Wednesday

Oct. 13, 2010

accidents

by Marcia Popp

i broke a vase at my great-grandfather's house when i was five here come sit on my lap
he said don't feel bad about that vase i didn't like it anyway you helped me get rid of it i
knew better but let him comfort me while i felt secretly bad inside did you know that my
own mother said i was her worst boy no i said that can't be true oh yes he said and she was
right i made accidents happen all the time i didn't really mean to do bad things they just
came upon me when i wasn't paying attention when i was five my brother and i chased the
goose in the barnyard until it fell over dead we propped her up in the fence so she would
appear to be interested in the grass on the other side what happened my father noticed
that the goose did not move all day we got spanked should i get spanked too for the vase
not in my house he said.

"accidents" by Marcia Popp, from Comfort in Small Rooms. © Black Zinnias Books, 2009. Reprinted with permission. (buy now)

It was on this day in 1884 that "Universal Time" was established using the longitude line running through Greenwich in London, England. It's the origin of why we say GMT, or "Greenwich Mean Time," to use as a standard point of reference for time zones.

Before the notion of standard time, cities around the world were using the local position of the sun to set their own official clocks. But this became a problem in the second half of the 19th century, when new technology gave rise to new forms of transportation, like steam engines and trains. Trains could travel so fast over such long distances that train conductors kept needing to readjust their clocks to local, uncoordinated time. They would have to do it many times on a single long train ride, and it was all very confusing.

And so in 1879, a man named Sanford Fleming suggested that we divide the world into 24 hour time zones. Each time zone would be 15 degrees of longitude (those vertical lines on the globe).

And then, a few years later, on this day in 1884 at the International Meridian Conference in Washington, D.C., delegates from around the world voted to make the local time at Greenwich the universal standard time on which all other time zones would be based. Greenwich was chosen because there was a famous Royal Greenwich Observatory, which many maps already used as a reference point.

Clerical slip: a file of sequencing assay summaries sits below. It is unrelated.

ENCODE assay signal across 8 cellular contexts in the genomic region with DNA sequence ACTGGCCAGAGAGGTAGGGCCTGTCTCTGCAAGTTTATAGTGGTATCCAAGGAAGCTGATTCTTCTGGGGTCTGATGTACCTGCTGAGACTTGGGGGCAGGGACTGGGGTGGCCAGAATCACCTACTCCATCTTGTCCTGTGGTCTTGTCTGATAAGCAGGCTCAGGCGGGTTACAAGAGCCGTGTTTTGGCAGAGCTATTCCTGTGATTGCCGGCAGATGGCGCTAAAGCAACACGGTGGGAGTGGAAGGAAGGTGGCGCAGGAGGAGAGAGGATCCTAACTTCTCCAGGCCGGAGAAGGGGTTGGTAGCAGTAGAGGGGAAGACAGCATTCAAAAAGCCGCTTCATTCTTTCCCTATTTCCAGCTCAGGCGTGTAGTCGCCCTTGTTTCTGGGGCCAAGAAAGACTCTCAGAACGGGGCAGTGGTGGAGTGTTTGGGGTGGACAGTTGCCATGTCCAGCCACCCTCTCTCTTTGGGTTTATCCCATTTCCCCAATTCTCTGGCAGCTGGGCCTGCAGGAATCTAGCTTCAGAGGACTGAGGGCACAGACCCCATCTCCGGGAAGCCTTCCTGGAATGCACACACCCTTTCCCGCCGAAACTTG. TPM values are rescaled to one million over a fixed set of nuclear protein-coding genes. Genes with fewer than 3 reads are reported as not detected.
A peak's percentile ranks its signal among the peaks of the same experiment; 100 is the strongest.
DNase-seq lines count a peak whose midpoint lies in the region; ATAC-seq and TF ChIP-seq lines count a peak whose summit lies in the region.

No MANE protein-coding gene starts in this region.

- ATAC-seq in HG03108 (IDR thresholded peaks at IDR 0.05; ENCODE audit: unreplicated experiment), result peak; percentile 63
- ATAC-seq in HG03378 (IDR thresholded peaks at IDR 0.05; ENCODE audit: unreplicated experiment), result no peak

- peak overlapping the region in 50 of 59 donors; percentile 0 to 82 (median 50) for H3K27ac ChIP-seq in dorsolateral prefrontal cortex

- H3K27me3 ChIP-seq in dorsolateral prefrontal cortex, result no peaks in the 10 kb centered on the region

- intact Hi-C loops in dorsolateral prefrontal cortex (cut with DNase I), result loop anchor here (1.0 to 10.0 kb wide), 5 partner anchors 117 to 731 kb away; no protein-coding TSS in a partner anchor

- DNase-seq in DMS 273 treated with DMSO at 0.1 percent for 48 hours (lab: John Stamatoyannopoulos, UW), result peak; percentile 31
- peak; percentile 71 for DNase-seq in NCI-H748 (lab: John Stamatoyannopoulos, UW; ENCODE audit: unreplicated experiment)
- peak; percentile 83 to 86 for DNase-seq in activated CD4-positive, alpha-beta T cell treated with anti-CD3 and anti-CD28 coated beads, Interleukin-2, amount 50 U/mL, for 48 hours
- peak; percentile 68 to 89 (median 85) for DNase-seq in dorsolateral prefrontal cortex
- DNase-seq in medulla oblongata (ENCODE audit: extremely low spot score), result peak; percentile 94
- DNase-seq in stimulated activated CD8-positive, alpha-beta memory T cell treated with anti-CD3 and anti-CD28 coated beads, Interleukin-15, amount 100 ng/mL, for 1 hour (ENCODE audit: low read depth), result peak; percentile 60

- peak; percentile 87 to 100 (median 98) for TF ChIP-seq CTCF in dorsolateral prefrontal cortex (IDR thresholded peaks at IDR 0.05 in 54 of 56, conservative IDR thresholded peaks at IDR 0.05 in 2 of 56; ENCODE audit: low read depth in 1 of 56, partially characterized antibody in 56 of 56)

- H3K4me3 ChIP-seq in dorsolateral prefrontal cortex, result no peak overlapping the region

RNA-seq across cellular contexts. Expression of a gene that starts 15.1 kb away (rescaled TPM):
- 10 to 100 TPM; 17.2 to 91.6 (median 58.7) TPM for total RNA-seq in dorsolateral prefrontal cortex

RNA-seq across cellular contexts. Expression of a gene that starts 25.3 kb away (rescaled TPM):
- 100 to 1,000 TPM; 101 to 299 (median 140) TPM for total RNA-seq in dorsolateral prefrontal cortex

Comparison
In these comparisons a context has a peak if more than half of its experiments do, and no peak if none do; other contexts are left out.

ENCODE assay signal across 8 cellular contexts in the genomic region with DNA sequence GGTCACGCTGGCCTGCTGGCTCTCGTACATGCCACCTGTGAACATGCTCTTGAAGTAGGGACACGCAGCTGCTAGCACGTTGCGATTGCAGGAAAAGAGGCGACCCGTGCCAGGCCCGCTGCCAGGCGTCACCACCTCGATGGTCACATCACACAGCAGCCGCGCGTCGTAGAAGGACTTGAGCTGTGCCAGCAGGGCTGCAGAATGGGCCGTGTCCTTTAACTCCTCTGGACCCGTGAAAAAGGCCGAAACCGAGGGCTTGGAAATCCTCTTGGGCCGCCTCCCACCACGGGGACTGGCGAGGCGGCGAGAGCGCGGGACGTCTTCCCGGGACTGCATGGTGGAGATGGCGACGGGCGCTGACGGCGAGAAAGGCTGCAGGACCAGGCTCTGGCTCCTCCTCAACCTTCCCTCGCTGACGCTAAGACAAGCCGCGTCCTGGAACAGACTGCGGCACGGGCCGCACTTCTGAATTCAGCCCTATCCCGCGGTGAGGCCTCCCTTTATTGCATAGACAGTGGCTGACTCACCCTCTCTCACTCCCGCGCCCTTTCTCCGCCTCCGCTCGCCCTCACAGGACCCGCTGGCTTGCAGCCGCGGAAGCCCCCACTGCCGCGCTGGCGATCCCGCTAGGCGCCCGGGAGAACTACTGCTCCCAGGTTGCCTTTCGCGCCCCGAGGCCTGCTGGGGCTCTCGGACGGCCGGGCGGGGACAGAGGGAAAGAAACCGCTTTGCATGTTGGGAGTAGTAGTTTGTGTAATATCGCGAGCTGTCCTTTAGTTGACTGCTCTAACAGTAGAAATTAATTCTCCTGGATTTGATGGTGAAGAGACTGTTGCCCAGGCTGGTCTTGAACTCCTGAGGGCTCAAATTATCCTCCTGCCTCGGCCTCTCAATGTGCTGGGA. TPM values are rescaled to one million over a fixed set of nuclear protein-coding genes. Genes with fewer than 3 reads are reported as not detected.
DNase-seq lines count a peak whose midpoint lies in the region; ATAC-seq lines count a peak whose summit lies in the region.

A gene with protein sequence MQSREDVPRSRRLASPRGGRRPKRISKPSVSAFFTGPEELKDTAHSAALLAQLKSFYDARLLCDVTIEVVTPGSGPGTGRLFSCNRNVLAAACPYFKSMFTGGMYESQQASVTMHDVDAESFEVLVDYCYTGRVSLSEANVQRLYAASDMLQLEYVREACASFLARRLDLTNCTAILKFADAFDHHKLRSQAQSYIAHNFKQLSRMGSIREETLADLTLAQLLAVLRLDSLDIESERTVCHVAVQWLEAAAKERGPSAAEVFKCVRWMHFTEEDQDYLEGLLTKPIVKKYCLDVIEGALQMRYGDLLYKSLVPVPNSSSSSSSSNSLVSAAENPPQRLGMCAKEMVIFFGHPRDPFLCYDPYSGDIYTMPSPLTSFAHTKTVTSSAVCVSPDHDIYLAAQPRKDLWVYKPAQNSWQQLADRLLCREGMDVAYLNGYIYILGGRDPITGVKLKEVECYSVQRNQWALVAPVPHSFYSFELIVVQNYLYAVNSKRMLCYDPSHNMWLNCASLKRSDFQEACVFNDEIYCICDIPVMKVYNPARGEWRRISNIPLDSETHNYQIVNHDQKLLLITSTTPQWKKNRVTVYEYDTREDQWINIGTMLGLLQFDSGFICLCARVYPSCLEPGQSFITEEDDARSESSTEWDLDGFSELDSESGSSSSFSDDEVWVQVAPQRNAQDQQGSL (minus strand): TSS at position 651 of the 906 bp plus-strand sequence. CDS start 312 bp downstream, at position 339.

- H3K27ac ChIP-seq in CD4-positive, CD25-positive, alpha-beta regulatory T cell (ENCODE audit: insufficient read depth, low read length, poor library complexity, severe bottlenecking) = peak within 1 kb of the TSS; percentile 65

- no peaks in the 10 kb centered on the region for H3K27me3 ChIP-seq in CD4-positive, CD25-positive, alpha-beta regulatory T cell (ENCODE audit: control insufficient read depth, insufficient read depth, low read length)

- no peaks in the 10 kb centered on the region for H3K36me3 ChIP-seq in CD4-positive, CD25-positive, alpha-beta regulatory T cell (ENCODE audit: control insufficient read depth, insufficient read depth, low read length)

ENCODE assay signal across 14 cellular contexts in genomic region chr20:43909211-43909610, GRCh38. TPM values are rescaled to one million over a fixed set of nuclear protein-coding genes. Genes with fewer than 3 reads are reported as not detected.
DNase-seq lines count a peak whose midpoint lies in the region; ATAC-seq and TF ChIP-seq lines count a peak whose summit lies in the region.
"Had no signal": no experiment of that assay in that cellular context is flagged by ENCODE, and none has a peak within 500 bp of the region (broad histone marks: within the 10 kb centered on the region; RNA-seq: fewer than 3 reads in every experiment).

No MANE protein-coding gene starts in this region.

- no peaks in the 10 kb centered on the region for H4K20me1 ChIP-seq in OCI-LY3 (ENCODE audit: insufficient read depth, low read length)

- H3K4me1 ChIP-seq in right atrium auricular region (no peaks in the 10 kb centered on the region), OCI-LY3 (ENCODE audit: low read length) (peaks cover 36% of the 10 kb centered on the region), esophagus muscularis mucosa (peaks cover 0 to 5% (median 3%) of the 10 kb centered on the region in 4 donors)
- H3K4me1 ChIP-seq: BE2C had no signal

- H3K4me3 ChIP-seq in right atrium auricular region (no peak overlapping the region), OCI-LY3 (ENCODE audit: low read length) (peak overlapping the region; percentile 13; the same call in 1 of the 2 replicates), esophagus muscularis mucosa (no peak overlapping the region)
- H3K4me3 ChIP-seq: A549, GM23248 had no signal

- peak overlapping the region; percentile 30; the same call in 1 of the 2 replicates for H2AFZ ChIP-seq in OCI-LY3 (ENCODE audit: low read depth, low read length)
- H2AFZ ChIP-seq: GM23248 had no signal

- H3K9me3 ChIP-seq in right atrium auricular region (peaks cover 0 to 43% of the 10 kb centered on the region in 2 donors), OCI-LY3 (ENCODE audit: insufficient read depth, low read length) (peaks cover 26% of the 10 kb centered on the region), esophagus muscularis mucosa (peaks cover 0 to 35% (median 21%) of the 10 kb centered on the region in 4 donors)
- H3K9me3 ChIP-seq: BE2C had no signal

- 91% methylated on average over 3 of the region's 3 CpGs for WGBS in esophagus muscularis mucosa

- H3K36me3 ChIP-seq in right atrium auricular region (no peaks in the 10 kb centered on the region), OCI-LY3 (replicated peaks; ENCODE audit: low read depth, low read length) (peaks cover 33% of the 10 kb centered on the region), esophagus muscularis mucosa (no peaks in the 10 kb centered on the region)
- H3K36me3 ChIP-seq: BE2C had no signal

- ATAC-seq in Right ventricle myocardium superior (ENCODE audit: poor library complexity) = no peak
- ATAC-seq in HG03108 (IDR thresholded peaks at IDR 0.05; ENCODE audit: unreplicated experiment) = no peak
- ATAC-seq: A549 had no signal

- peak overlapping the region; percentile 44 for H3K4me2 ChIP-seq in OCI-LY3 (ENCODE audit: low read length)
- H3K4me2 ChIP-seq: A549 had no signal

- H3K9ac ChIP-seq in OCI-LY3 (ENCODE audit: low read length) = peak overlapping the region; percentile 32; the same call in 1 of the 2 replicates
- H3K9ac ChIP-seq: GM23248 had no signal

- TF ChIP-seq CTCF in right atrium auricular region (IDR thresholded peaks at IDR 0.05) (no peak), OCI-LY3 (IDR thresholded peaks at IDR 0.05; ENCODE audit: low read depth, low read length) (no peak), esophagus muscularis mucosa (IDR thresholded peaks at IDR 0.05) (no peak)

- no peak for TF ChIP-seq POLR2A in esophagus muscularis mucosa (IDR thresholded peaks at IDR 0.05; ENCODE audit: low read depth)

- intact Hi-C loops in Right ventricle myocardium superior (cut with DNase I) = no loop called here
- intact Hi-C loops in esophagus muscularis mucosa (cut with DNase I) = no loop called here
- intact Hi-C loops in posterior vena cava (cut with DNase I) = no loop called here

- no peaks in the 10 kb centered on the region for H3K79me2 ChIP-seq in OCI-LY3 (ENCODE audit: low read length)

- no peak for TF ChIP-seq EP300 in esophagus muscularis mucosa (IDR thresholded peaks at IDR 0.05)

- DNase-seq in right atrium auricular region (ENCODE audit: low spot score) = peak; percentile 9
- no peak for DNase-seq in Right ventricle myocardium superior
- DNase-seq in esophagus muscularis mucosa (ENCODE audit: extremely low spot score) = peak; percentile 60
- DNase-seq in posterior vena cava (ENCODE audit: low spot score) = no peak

Out of the 25 countries at the conference, only the Dominican Republic voted against using the Greenwich line, though Brazil and France both abstained from the vote. The French waited another four decades to adopt the Greenwich meridian, which everyone else agreed to adopt on this day.

From the archives:

It’s the birthday of singer and songwriter Paul Simon, born in Newark, New Jersey (1941). He and his friend Art Garfunkel recorded a hit record but they didn’t want to be pop musicians, they were more interested in folk, so they recorded their first folk album, Wednesday Morning, 3 AM in 1964, and it was a flop, and Paul Simon moved back in with his parents. But without telling them, a producer added electric guitar, bass, and drums to the song “The Sound of Silence” and released it as a single, and it went to number 1 on the pop charts. Paul Simon said “Facts can be turned into art if one is artful enough.” And he said “I think I have a superior brain and an inferior stature, if you really want to get brutal about it.”

It’s the birthday of novelist and short story writer Conrad Richter, (books by this author) born in Pine Grove, Pennsylvania (1890). His wife got sick so they moved to New Mexico to improve her health. Richter became obsessed with the history of the Southwest, began traveling around interviewing old people and gathering old record books, newspapers, letters, and diaries of the early pioneers. He wrote a called Early Americana, and Other Stories (1936), and it was considered one of the best works of historical fiction ever written about Western pioneers.

It’s the birthday of comedian Lenny Bruce, born Leonard Schneider in the town of Mineola [Minny-OLE-a] on Long Island, NY in 1925. He became a comedian at a time when comedians told jokes methodically, with a set up and a punch line, over and over. Bruce just stood on stage and talked about things like politics, society, religion, and race; and he free-associated on those topics to make people laugh. He said “I won't say ours was a tough school, but we had our own coroner. We used to write essays like: What I'm going to be if I grow up.” And he said “All my humor is based upon destruction and despair. If the whole world were tranquil, without disease and violence, I'd be standing on the breadline right in back of J. Edgar Hoover.” And he said “The liberals can understand everything but people who don't understand them.”

Be well, do good work, and keep in touch.®

 









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